Fed cuts overnight interest rate to 1.25 percent
By John M. Berry
Increasingly worried that U.S. economic growth is close to stalling, Federal Reserve officials yesterday cut a key short-term interest rate to its lowest level in more than four decades to help lift the economy over what they called "this current soft spot."
Wall Street reflected mixed emotions to the Federal Reserve's surprising half-point cut in interest rates, with investors cheering the decision but also worrying that such a strong move signaled a stumbling economy.
Those extraordinarily low rates are a sign of how seriously Fed Chairman Alan Greenspan and other Fed officials regard the failure of the U.S. economy to sustain a stronger recovery this year.
They do not expect the economy to slip back into a recession, but they are using the only tool at their disposal, interest rate cuts, in an effort to make sure that does not happen.
Fed officials fear a renewed slump would cause joblessness to rise, business profits to fall and perhaps a a further slide in stock prices.
In addition, they want to make sure that economic weakness does not cause a decline in the overall level of prices of goods and services in the United States, a process known as deflation.
If deflation were to take hold, it would make it harder for consumers and businesses to repay their debts, which could further depress economy activity. Importantly, deflation also could sap the ability of monetary policy to revive the economy, as it has in Japan.
"The data justify strong medicine," said economist Ed McKelvey of Goldman Sachs in New York. "The litany of weakness is impressive."
Consumer spending, adjusted for inflation, fell in September and probably stayed there in October, McKelvey said. Meanwhile, businesses' purchases of new equipment weakened in September and manufacturing activity appears to have declined in October for the third consecutive month, he noted, adding, "And the labor market is dead in the water."
"We are not alone in thinking that this amounts to a virtual stall ... in the fourth quarter," McKelvey said, noting that Goldman Sach's forecasts that the economy will grow at a very weak 0.5 percent annual rate in the last three months of the year, and at only a slightly better 1.5 percent rate in the first three months of next year.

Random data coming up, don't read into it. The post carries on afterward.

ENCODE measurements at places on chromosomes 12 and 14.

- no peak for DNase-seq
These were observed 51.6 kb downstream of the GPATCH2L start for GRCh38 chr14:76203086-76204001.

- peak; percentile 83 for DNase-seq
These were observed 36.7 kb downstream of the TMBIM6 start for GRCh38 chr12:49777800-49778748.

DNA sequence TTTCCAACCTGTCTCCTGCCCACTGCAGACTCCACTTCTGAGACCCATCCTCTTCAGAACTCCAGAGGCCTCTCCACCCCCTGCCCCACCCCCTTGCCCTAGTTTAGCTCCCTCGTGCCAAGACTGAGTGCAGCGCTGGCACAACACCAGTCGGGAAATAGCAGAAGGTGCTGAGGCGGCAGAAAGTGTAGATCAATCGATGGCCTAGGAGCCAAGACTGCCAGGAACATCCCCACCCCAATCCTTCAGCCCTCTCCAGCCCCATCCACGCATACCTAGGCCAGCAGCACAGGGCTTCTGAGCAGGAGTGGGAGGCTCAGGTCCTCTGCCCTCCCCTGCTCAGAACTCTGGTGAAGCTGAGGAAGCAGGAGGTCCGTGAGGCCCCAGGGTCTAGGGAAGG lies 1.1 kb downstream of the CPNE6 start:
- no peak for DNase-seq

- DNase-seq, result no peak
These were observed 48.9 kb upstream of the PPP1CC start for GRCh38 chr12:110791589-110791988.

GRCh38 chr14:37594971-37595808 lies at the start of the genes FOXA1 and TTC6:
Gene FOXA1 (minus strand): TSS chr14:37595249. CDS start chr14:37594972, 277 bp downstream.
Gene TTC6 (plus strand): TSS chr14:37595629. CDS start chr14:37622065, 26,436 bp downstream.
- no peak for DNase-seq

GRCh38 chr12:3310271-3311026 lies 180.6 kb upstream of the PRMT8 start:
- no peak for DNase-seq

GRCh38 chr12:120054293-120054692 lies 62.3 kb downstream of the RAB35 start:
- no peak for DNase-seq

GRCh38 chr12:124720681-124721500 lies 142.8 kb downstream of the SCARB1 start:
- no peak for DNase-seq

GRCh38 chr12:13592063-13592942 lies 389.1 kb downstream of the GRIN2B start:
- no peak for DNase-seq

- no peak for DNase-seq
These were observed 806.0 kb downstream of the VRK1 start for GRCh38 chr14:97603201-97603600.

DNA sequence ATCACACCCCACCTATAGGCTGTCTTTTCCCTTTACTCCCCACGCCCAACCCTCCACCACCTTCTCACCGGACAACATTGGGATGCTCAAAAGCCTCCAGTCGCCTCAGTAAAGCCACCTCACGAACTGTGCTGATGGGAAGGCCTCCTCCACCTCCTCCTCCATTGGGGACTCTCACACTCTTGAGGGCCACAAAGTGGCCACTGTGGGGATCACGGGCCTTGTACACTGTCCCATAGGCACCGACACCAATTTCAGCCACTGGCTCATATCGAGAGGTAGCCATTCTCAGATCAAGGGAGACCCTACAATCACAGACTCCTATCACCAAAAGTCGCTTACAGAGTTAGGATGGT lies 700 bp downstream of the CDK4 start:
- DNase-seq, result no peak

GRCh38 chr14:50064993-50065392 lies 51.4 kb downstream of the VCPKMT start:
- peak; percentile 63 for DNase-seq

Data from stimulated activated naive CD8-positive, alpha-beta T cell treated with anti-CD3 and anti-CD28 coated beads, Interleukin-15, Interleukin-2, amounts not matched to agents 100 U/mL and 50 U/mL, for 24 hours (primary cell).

In the past year, the nation's inflation-adjusted gross domestic product increased 3 percent, but that rate of growth was not strong enough to put much of a dent in the unemployment created by last year's recession. The jobless rate edged up to 5.7 percent last month while payroll employment has fallen in the last two months.
The Fed's move will lower the cost banks incur to get money to lend, and likely will pass those savings on to the larger, most credit-worthy firms. Fed officials believe that as economists put it at the margin, some firms will be more willing and able to borrow more to finance new capital spending or additions to their inventories, both of which could boost economic growth.
Stock market investors weren't quite sure how to react to the Fed move. Many of them had already factored a rate cut into their thinking but were looking for only a quarter-point reduction.
In fact, some worried that a half-point would be seen by some as a sign the economy was even weaker than many believed. When the larger-than-expected cut was announced, the market initially jumped ahead and then steeply retreated, before beginning a gradual ascent to close up modestly for the day.
"Eventually the rate cut came to be seen as good news," said Brian Piskorowski, a market analyst at Prudential Securities Inc.